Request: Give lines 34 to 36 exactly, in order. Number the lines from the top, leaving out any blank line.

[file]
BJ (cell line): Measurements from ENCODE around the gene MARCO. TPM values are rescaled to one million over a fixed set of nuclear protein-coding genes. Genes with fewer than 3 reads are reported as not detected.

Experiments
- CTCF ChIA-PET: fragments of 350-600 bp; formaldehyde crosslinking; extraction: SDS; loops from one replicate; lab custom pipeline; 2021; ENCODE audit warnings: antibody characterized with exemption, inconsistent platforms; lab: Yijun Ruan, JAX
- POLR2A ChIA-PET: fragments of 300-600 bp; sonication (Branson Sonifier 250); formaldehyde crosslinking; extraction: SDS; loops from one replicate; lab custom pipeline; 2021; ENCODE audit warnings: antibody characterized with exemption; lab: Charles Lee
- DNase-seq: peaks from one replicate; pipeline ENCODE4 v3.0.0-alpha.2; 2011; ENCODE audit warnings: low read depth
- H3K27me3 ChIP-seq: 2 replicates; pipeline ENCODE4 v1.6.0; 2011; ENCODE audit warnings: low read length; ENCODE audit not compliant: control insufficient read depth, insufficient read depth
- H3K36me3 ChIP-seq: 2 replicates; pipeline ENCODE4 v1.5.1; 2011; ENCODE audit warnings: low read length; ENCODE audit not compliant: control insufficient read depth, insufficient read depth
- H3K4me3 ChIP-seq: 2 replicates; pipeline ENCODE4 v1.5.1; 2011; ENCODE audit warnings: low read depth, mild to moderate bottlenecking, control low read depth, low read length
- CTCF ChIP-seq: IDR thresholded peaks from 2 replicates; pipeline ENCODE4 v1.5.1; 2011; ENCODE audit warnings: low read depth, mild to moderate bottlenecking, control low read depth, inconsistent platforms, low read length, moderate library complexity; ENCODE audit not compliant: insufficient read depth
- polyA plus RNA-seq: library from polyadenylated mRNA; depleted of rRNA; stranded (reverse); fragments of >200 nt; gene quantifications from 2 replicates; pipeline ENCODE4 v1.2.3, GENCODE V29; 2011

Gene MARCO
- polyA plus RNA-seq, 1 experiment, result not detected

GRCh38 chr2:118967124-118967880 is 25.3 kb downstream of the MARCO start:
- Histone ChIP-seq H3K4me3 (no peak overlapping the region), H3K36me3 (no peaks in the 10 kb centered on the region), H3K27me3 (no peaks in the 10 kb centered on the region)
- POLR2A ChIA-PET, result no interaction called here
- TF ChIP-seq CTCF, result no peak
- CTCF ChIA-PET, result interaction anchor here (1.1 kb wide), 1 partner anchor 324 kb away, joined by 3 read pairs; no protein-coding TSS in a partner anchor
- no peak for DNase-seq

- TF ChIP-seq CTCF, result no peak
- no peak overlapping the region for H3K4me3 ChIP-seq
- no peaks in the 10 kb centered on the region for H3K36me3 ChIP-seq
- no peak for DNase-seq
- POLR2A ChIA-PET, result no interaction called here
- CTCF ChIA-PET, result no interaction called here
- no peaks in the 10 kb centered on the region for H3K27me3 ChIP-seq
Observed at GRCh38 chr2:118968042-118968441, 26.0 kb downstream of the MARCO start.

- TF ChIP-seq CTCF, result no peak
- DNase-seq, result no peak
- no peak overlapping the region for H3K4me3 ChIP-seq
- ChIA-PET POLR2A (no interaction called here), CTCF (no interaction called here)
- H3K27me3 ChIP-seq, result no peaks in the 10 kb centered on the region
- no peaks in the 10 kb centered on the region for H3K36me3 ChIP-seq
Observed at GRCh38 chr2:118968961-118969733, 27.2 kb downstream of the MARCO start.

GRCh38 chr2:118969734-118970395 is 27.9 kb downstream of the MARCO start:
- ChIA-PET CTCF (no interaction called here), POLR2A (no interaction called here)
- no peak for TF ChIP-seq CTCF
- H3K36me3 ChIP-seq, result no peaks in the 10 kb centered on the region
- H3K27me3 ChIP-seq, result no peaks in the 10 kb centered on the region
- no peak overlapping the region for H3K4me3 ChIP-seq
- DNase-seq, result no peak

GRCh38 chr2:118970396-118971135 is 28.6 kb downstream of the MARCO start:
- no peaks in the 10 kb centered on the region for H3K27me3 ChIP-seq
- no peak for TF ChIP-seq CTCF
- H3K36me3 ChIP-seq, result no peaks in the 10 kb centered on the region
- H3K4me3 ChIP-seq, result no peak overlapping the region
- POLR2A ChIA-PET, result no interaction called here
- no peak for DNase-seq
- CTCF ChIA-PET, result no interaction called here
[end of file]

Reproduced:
GRCh38 chr2:118969734-118970395 is 27.9 kb downstream of the MARCO start:
- ChIA-PET CTCF (no interaction called here), POLR2A (no interaction called here)
- no peak for TF ChIP-seq CTCF